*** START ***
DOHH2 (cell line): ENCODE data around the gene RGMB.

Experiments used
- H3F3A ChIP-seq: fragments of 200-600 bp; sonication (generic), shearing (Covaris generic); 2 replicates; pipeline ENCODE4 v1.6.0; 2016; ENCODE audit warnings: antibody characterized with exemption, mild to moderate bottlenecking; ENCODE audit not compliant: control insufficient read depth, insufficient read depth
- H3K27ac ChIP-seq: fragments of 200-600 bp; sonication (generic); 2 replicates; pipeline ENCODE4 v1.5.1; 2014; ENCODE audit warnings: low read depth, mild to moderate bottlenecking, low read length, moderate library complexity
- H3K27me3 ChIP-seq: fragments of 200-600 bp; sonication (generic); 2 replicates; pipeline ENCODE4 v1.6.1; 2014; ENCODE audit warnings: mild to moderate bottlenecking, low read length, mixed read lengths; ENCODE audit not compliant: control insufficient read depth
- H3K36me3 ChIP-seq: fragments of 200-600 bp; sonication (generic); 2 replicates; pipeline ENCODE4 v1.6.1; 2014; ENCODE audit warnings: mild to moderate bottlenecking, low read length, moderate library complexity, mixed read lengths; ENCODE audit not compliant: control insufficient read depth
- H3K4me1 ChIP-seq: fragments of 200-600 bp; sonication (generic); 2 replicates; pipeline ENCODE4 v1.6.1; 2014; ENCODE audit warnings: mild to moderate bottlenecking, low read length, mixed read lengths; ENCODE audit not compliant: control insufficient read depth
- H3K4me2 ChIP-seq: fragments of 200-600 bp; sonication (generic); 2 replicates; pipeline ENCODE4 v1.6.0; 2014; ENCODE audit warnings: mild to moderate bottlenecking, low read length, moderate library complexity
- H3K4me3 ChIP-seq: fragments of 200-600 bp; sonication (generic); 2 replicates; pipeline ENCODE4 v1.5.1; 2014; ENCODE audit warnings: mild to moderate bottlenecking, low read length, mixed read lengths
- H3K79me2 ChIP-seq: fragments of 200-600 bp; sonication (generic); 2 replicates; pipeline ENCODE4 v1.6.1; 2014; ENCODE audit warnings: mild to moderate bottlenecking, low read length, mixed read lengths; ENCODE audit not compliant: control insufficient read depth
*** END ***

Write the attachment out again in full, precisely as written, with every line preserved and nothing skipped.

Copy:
DOHH2 (cell line): ENCODE data around the gene RGMB.

Experiments used
- H3F3A ChIP-seq: fragments of 200-600 bp; sonication (generic), shearing (Covaris generic); 2 replicates; pipeline ENCODE4 v1.6.0; 2016; ENCODE audit warnings: antibody characterized with exemption, mild to moderate bottlenecking; ENCODE audit not compliant: control insufficient read depth, insufficient read depth
- H3K27ac ChIP-seq: fragments of 200-600 bp; sonication (generic); 2 replicates; pipeline ENCODE4 v1.5.1; 2014; ENCODE audit warnings: low read depth, mild to moderate bottlenecking, low read length, moderate library complexity
- H3K27me3 ChIP-seq: fragments of 200-600 bp; sonication (generic); 2 replicates; pipeline ENCODE4 v1.6.1; 2014; ENCODE audit warnings: mild to moderate bottlenecking, low read length, mixed read lengths; ENCODE audit not compliant: control insufficient read depth
- H3K36me3 ChIP-seq: fragments of 200-600 bp; sonication (generic); 2 replicates; pipeline ENCODE4 v1.6.1; 2014; ENCODE audit warnings: mild to moderate bottlenecking, low read length, moderate library complexity, mixed read lengths; ENCODE audit not compliant: control insufficient read depth
- H3K4me1 ChIP-seq: fragments of 200-600 bp; sonication (generic); 2 replicates; pipeline ENCODE4 v1.6.1; 2014; ENCODE audit warnings: mild to moderate bottlenecking, low read length, mixed read lengths; ENCODE audit not compliant: control insufficient read depth
- H3K4me2 ChIP-seq: fragments of 200-600 bp; sonication (generic); 2 replicates; pipeline ENCODE4 v1.6.0; 2014; ENCODE audit warnings: mild to moderate bottlenecking, low read length, moderate library complexity
- H3K4me3 ChIP-seq: fragments of 200-600 bp; sonication (generic); 2 replicates; pipeline ENCODE4 v1.5.1; 2014; ENCODE audit warnings: mild to moderate bottlenecking, low read length, mixed read lengths
- H3K79me2 ChIP-seq: fragments of 200-600 bp; sonication (generic); 2 replicates; pipeline ENCODE4 v1.6.1; 2014; ENCODE audit warnings: mild to moderate bottlenecking, low read length, mixed read lengths; ENCODE audit not compliant: control insufficient read depth